8 Health Benefits of Ginger

ginger

Versatile, flavorful, and therapeutic, ginger is quite a wonder plant.

The rhizome of the plant Zingiber officinale, ginger is indigenous to southern China. It eventually spread to the Spice Islands, other parts of Asia, and then to West Africa and the Caribbean. In the first century AD, ginger was exported to Europe via India, thanks to the lucrative spice trade. Currently, India is the largest producer of ginger.

Healers have praised ginger for its medicinal properties for thousands of years and it is a folk medicine favorite. Its use as a stomach soother goes back centuries. As one sixteenth-century physician put it: “Ginger does good for a bad stomach.” In The Family Herbal from 1814, English physician Robert Thornton noted that “two or three cupfuls for breakfast” will relieve “dyspepsia due to hard drinking.”

Modern science has proven ginger’s effectiveness not only as a remedy for nausea and vomiting, but for a host of other health ailments.

Here are some areas in which the therapeutic properties of ginger have been studied:

Inflammation of the colon: A study conducted at the University of Michigan medical school and published in the journal Cancer Prevention Research found that a ginger root supplement administered to volunteer participants reduced inflammation markers in the colon within a month. This is significant because inflammation of the colon is a precursor to colon cancer.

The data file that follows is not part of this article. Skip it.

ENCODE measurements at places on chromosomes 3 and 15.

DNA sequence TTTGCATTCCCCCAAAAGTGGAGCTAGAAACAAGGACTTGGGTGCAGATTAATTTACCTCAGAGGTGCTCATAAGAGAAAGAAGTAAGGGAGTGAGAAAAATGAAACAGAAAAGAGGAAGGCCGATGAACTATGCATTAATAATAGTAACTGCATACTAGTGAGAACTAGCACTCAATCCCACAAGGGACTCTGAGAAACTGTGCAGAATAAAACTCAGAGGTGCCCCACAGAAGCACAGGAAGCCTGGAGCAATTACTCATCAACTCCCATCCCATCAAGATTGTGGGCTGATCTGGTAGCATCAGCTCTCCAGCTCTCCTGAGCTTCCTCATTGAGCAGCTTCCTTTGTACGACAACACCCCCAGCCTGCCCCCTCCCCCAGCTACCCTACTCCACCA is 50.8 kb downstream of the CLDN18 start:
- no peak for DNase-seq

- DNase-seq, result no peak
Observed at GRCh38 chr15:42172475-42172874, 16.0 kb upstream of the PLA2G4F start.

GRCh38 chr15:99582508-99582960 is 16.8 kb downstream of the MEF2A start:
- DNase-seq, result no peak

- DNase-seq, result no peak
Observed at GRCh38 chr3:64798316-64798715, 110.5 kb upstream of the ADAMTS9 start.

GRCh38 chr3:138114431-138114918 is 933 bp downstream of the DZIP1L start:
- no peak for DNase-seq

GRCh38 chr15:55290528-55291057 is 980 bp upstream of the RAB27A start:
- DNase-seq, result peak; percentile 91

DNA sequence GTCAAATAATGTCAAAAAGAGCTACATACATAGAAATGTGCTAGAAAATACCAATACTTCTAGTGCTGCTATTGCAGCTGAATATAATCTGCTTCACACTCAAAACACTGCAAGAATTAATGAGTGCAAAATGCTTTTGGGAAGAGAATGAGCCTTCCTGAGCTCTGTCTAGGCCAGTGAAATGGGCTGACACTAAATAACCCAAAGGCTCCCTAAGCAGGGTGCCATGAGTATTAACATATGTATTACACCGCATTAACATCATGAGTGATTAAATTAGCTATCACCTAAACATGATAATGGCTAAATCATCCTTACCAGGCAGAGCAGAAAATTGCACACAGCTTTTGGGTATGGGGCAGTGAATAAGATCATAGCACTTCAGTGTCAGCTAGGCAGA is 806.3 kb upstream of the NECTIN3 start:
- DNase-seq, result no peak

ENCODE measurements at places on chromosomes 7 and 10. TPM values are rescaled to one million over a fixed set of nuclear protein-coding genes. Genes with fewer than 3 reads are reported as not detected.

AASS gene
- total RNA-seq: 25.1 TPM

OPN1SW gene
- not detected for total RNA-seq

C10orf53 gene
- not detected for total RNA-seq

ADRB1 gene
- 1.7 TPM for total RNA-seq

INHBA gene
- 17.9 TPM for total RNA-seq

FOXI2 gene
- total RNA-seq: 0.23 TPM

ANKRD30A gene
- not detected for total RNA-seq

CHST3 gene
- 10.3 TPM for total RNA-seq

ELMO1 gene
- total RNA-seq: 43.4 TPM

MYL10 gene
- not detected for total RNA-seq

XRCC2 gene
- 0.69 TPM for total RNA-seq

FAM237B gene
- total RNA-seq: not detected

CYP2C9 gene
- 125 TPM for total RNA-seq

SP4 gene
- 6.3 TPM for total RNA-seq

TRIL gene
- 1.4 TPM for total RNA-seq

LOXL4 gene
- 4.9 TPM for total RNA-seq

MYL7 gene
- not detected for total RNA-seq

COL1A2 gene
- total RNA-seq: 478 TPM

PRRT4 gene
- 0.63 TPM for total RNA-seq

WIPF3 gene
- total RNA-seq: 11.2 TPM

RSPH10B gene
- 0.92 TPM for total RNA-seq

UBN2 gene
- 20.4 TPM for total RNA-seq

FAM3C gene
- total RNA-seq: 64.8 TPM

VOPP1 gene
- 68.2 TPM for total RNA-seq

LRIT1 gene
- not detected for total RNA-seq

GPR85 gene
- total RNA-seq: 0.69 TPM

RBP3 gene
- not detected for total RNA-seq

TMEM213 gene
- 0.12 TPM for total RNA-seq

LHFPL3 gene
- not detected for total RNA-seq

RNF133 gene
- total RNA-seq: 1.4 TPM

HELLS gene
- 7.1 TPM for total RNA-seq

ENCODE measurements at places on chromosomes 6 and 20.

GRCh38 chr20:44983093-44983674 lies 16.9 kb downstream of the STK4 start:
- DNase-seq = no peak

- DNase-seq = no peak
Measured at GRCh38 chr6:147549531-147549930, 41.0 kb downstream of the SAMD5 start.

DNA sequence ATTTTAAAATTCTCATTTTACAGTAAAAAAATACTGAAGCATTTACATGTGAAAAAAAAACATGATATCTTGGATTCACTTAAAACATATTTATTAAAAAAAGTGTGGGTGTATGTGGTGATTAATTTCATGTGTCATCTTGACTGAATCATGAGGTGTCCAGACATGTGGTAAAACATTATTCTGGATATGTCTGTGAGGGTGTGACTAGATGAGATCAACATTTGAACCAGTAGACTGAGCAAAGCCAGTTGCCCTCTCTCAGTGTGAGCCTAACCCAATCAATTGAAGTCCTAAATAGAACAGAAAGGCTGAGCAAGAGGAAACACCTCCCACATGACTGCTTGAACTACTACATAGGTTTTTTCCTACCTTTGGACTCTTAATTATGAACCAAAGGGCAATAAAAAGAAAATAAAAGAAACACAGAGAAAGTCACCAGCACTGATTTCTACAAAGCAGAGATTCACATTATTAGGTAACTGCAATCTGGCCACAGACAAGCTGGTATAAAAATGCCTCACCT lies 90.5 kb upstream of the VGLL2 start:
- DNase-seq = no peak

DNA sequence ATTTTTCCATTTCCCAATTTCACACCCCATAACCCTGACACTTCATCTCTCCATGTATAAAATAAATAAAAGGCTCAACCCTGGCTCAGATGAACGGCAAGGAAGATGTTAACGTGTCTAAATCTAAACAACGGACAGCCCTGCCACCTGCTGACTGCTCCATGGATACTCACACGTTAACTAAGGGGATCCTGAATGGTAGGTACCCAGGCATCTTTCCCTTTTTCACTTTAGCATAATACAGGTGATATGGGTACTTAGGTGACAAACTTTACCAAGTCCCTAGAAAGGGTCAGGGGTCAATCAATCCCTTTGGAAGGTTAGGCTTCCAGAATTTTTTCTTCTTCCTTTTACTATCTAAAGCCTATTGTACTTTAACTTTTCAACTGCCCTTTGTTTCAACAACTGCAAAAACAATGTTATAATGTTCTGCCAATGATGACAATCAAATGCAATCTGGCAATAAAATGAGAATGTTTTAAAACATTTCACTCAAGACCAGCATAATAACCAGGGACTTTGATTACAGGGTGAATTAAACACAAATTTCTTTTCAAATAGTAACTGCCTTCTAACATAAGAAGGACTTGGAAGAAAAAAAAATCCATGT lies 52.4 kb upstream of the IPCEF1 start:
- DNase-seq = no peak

Ovarian cancer: A study showed that exposing ovarian cancer cells to a solution of ginger powder resulted in their death via apoptosis (cell suicide) or autophagy (the cells digested/attacked themselves) in every single test. This study, conducted at the University of Michigan Comprehensive Cancer Center, also showed that the ginger solution prevented the cancer cells from building up resistance to treatment.

Asthma symptoms: Researchers at Columbia University found that airway smooth muscle (ASM) tissues exposed to asthma medication combined with purified components of ginger exhibited greater relaxation than those treated with the medication alone.

Liver damage caused by acetaminophen: Scientists at the National Research Centre in Egypt found that ginger can prevent liver damage caused by the painkilling medication.

High blood pressure (hypertension): Researchers from Chiang Mai University in Thailand found that ginger extract was more effective than the medication prazosin hydrochloride in reducing high blood pressure.

Dysmenorrhea (painful menstruation): A study of 70 female students found that ginger can help reduce the symptoms of menstrual pain.

Migraines: A study performed at the VALI-e-ASR Hospital in Iran and published in the journal Phytotherapy Research found that ginger powder is as effective in treating common migraine symptoms as sumatriptan. Sumatriptan is a common medication for migraine treatment (Imitrex, Treximet, Imigran, Imigran).

Muscle pain caused by exercise: A University of Georgia study that was published in The Journal of Pain followed 74 volunteers found that daily ginger supplementation reduced exercise-induced muscle pain by 25%.

Research into the health benefits of ginger is ongoing, and so far, the findings are promising. The Memorial Sloan Kettering Cancer Center’s Integrative Medicine website says the following about the plant: